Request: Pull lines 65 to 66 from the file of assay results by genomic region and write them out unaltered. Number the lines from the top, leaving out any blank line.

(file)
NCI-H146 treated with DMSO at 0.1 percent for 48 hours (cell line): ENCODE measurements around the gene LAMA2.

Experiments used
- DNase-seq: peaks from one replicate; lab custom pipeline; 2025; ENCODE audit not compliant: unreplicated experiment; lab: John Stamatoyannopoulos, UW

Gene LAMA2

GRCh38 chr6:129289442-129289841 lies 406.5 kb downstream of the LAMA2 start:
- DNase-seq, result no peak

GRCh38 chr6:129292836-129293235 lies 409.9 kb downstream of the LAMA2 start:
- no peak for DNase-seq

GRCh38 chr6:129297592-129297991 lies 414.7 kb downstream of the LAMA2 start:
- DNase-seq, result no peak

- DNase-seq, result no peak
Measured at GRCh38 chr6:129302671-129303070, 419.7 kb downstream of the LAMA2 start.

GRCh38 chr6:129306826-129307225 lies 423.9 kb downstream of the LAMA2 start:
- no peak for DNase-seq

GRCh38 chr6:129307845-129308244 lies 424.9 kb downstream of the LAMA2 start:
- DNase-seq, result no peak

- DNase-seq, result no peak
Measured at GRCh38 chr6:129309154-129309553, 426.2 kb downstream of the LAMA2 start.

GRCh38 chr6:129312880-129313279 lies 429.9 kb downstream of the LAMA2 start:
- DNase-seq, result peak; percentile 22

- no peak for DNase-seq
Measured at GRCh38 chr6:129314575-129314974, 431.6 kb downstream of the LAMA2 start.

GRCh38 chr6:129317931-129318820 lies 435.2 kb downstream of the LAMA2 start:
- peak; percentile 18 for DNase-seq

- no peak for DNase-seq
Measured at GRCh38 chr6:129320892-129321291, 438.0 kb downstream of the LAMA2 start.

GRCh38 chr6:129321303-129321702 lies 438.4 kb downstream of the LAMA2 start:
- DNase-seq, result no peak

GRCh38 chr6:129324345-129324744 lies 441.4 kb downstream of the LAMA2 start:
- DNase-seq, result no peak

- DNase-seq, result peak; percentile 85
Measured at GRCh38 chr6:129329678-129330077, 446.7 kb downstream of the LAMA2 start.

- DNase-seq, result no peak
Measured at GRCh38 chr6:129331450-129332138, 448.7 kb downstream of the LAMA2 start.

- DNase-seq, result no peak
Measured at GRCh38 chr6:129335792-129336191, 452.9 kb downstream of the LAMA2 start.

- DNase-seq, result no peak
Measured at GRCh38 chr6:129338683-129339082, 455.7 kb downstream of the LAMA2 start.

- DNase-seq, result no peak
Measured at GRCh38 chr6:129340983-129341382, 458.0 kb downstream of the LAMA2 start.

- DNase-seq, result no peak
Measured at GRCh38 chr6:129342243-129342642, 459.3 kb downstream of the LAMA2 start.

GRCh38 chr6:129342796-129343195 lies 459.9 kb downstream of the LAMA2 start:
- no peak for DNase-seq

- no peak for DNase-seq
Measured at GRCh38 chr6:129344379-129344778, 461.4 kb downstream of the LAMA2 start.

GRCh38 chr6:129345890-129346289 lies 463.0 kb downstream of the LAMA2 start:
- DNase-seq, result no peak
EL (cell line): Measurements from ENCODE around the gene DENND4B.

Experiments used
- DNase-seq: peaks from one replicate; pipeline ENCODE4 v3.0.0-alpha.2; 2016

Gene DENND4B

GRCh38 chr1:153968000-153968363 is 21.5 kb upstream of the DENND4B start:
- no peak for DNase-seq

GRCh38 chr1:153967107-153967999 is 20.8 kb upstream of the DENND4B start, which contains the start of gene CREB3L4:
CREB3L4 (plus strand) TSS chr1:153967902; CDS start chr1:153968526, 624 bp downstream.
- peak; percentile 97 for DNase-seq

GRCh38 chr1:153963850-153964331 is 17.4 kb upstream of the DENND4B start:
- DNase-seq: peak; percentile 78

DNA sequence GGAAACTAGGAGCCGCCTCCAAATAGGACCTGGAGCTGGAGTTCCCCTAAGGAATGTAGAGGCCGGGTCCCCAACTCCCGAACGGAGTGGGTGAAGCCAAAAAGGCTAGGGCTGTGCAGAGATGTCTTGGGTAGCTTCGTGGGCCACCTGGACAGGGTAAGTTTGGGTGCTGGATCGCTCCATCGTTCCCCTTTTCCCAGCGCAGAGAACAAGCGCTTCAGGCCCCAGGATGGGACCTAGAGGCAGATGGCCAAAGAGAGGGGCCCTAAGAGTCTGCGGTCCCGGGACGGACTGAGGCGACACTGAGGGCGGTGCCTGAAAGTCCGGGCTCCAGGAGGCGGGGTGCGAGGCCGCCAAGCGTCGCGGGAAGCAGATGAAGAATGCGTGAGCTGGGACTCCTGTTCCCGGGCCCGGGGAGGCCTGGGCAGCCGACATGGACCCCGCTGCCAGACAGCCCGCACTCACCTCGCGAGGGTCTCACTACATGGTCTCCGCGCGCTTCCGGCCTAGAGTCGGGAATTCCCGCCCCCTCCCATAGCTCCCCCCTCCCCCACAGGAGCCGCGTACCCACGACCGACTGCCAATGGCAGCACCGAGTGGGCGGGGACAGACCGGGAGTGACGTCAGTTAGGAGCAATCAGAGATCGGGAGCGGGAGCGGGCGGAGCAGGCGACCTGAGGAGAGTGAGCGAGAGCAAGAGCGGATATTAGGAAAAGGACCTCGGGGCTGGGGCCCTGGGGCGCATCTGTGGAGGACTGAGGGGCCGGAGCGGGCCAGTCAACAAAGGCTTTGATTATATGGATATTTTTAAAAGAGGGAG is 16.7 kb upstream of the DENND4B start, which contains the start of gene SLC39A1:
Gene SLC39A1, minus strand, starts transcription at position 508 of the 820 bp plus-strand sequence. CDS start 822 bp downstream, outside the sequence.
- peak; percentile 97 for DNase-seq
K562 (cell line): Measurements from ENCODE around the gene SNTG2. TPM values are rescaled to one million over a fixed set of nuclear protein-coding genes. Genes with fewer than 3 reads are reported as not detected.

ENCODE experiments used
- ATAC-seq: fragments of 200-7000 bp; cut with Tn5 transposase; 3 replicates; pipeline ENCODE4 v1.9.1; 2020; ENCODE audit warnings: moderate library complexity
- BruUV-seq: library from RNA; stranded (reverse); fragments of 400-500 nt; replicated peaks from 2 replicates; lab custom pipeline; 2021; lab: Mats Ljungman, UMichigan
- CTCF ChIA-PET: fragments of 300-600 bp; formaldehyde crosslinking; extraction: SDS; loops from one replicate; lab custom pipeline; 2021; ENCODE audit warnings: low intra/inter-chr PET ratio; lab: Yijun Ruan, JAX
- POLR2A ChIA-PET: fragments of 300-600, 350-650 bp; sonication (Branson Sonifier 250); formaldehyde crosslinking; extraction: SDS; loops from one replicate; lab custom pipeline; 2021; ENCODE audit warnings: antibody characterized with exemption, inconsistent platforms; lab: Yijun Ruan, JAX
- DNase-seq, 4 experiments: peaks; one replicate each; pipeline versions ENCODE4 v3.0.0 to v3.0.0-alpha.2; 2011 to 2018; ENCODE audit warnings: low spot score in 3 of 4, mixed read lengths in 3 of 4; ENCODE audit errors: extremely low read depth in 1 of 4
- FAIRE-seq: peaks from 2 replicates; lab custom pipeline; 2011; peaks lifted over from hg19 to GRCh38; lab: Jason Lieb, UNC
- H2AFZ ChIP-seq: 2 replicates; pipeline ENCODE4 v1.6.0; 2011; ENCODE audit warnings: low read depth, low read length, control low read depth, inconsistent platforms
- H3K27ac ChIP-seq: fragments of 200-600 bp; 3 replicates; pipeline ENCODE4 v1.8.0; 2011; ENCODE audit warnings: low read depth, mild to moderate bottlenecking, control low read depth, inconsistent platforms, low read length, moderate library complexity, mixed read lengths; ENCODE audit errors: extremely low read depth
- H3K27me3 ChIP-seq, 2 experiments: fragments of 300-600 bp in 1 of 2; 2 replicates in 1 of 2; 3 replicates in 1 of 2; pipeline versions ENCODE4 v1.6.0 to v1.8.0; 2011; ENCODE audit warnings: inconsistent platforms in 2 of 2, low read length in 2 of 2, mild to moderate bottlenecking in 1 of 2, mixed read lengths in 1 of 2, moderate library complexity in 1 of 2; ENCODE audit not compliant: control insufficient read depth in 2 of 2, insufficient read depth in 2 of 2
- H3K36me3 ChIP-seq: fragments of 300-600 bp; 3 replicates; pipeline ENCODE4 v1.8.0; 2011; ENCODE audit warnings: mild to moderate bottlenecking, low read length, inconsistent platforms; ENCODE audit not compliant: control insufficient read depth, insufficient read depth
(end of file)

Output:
- ATAC-seq: fragments of 200-7000 bp; cut with Tn5 transposase; 3 replicates; pipeline ENCODE4 v1.9.1; 2020; ENCODE audit warnings: moderate library complexity
- BruUV-seq: library from RNA; stranded (reverse); fragments of 400-500 nt; replicated peaks from 2 replicates; lab custom pipeline; 2021; lab: Mats Ljungman, UMichigan